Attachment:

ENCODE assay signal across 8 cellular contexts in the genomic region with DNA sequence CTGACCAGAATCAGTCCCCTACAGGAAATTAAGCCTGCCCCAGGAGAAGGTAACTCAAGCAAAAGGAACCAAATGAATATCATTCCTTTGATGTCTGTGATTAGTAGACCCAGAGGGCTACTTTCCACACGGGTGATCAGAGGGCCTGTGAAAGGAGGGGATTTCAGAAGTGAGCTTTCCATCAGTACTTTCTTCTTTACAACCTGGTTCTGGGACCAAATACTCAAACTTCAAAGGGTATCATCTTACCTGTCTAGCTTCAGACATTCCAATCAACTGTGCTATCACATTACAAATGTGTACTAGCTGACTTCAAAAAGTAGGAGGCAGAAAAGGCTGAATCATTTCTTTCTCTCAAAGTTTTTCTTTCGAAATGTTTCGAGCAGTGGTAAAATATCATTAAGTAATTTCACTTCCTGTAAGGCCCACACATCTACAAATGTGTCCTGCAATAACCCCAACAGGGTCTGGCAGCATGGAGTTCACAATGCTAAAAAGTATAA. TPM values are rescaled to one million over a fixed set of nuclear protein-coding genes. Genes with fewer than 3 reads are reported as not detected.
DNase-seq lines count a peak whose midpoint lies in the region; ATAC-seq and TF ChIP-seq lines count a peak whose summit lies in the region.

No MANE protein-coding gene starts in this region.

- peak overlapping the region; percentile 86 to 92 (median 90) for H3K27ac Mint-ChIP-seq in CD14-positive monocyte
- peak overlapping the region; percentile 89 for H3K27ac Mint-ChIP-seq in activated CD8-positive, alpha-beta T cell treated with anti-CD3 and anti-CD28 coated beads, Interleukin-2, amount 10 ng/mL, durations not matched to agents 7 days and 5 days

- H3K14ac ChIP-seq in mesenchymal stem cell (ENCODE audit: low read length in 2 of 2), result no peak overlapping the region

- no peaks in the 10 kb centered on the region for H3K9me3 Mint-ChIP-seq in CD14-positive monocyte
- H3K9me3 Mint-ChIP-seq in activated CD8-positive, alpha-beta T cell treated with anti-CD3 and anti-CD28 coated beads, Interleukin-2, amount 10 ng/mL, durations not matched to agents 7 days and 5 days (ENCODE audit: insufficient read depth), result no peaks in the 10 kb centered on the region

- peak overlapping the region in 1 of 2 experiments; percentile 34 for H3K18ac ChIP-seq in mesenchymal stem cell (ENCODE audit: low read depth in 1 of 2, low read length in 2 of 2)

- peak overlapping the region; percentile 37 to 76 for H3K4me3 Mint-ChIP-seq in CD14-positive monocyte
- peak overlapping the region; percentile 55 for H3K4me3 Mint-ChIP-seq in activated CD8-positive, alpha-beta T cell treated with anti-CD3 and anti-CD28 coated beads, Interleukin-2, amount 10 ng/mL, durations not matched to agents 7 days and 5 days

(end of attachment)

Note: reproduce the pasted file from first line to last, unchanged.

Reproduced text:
ENCODE assay signal across 8 cellular contexts in the genomic region with DNA sequence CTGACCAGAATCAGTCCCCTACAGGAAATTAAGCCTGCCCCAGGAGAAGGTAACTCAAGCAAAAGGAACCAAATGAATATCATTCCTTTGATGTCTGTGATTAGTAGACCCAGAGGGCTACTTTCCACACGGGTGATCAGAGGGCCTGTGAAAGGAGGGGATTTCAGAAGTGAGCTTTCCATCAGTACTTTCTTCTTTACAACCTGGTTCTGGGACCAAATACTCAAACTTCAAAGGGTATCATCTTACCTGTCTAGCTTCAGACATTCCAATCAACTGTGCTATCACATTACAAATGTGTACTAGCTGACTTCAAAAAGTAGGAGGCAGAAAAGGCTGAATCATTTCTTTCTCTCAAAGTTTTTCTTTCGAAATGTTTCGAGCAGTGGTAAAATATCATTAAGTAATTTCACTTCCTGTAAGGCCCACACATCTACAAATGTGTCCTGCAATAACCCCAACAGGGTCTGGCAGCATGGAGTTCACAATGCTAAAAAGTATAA. TPM values are rescaled to one million over a fixed set of nuclear protein-coding genes. Genes with fewer than 3 reads are reported as not detected.
DNase-seq lines count a peak whose midpoint lies in the region; ATAC-seq and TF ChIP-seq lines count a peak whose summit lies in the region.

No MANE protein-coding gene starts in this region.

- peak overlapping the region; percentile 86 to 92 (median 90) for H3K27ac Mint-ChIP-seq in CD14-positive monocyte
- peak overlapping the region; percentile 89 for H3K27ac Mint-ChIP-seq in activated CD8-positive, alpha-beta T cell treated with anti-CD3 and anti-CD28 coated beads, Interleukin-2, amount 10 ng/mL, durations not matched to agents 7 days and 5 days

- H3K14ac ChIP-seq in mesenchymal stem cell (ENCODE audit: low read length in 2 of 2), result no peak overlapping the region

- no peaks in the 10 kb centered on the region for H3K9me3 Mint-ChIP-seq in CD14-positive monocyte
- H3K9me3 Mint-ChIP-seq in activated CD8-positive, alpha-beta T cell treated with anti-CD3 and anti-CD28 coated beads, Interleukin-2, amount 10 ng/mL, durations not matched to agents 7 days and 5 days (ENCODE audit: insufficient read depth), result no peaks in the 10 kb centered on the region

- peak overlapping the region in 1 of 2 experiments; percentile 34 for H3K18ac ChIP-seq in mesenchymal stem cell (ENCODE audit: low read depth in 1 of 2, low read length in 2 of 2)

- peak overlapping the region; percentile 37 to 76 for H3K4me3 Mint-ChIP-seq in CD14-positive monocyte
- peak overlapping the region; percentile 55 for H3K4me3 Mint-ChIP-seq in activated CD8-positive, alpha-beta T cell treated with anti-CD3 and anti-CD28 coated beads, Interleukin-2, amount 10 ng/mL, durations not matched to agents 7 days and 5 days